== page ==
Real-Time Impedimetric Detection of DNA Amplification By PCR Using Electrochemical Impedance Spectroscopy

Wednesday, 8 October 2014: 11:20
Sunrise, 2nd Floor, Galactic Ballroom 8 (Moon Palace Resort)
D. C. Diaz-Cartagena (University of Puerto Rico, Rio Piedras Campus), R. Gomez-Moreno (University of Puerto Rico, School of Medicine), L. Cunci (University of Puerto RIco), E. M. Diaz-Diaz (University of Puerto Rico, Rio Piedras Campus), R. Cunci (Buenos Aires Institute of Technology), A. J. Baerga-Ortiz (University of Puerto Rico, School of Medicine), J. J. Watkins (University of Massachusetts at Amherst), and C. R. Cabrera (University of Puerto Rico at Rio Piedras)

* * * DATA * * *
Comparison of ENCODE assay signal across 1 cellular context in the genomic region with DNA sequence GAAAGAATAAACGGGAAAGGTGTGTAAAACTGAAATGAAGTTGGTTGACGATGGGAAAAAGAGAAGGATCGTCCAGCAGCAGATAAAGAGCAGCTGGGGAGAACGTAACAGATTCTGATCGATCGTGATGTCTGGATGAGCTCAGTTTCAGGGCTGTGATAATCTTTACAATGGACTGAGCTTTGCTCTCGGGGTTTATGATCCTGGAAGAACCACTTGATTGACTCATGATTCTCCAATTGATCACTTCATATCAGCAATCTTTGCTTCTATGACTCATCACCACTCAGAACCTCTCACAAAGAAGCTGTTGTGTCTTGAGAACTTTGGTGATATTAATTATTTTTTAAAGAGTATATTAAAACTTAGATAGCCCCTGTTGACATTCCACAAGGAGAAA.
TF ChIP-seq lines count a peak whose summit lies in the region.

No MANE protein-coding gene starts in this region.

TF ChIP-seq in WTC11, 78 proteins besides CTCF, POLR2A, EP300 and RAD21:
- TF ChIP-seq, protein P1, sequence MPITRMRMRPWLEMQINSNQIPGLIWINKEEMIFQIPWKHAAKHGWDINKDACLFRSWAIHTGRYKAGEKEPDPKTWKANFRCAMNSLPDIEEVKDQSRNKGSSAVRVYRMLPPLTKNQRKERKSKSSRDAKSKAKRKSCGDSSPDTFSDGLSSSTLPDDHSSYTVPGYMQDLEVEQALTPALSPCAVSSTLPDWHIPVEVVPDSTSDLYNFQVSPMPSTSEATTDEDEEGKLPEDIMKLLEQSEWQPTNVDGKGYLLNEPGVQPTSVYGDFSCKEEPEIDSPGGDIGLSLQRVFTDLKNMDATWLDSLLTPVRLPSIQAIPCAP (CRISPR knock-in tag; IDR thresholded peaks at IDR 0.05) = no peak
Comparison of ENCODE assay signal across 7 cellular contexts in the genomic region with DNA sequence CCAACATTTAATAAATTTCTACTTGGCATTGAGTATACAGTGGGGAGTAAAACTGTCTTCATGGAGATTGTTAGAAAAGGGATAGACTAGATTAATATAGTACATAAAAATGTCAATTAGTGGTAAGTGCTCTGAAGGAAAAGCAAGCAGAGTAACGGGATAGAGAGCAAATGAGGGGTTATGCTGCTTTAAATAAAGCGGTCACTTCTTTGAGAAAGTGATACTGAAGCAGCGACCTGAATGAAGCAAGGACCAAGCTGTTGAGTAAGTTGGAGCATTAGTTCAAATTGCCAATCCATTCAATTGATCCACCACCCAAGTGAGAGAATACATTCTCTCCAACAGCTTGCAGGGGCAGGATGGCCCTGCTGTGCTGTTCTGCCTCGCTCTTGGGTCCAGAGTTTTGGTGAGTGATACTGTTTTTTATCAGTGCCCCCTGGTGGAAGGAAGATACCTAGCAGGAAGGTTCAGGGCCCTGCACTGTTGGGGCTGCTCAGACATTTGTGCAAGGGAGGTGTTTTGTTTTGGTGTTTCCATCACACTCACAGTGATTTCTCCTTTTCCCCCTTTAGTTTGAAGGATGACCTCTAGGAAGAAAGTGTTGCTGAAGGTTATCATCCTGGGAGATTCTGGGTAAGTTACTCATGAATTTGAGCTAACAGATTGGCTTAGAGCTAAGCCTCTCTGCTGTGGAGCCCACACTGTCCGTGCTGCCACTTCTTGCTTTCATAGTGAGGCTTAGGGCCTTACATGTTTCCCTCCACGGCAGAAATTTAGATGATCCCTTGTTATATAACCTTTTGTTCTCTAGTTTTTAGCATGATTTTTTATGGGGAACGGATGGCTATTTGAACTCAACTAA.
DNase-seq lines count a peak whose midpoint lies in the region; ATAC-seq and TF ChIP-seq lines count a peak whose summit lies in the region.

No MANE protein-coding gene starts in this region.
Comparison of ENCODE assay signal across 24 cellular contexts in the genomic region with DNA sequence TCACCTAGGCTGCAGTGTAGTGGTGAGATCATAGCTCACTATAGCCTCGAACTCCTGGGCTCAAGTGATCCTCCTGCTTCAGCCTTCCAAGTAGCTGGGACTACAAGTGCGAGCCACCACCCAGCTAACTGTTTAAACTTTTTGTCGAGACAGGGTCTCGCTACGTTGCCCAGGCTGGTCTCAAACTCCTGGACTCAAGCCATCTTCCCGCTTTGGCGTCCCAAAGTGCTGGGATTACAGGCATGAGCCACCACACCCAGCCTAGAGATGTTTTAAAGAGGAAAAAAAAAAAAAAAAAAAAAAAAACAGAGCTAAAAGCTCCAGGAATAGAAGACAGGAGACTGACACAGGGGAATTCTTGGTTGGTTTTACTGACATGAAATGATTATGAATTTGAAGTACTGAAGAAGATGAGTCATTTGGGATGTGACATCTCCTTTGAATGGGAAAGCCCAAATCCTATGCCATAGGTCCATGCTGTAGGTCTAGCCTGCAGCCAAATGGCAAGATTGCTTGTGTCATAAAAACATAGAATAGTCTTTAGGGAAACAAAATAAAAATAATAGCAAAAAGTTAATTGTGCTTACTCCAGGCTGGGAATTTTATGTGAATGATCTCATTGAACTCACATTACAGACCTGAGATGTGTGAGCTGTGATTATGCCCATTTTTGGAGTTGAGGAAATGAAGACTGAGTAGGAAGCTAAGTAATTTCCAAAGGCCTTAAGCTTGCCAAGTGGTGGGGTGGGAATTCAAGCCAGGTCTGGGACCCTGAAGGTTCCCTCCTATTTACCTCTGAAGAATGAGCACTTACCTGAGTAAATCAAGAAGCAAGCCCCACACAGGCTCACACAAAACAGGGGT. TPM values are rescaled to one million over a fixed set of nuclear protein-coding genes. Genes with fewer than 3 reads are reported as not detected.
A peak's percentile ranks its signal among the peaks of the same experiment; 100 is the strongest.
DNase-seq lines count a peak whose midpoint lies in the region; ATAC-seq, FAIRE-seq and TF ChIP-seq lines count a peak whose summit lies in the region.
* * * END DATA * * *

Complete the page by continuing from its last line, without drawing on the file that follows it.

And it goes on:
DNA sensors are innovative diagnostic tools that have gained broad acceptance in recent years. Different procedures have been used to develop these sensors. One of the most frequently used method is the self-assemble monolayer (SAMs) that provides advantages in terms of simplicity, efficiency and cost of electrode design. Gold surface modification with SAMs change the electrochemical capacitive behavior of their surface which can be measured by Electrochemical Impedance Spectroscopy (EIS). Tethering of ssDNA via SAMs techniques onto metallic Au surface provide a biosensing probe which is sensitive to changes on the surface, and these changes on the ssDNA conformation correlate to changes in the double layer capacitance (Cdl). Using this as the basis, a novel microchip with an interdigitated array electrodes was done and used as a real-time electrochemical biosensor for the detection of DNA amplification directly on its surface. The microchip was designed using a silicon/SiO2 substrate and gold thin film patterned by photolithography. The microchip is connected by a USB type A connector. In this device, the polymerase chain reaction (PCR) takes place on the surface interface, and the primer ssDNA tethered to the surface is elongated. Every modification, variation or alteration of the DNA on the surface of the electrodes result in changes in the Cdl and measured by EIS having a non-faradaic and label-free detection. The recognized sensitivity of electrochemical platforms and the well-known specificity of exclusive primers provide portability, reliability, rapidness, and accuracy in a robust biosensor microchip. Moreover, by avoiding the use of optical labels we are able to measure complex or unpurified biofluid samples without the need of extensive purification. All these features will have a tremendous impact on the biomedical science filling the absence of methods that can detect DNA in real-time and in a direct readout of crude biological fluids.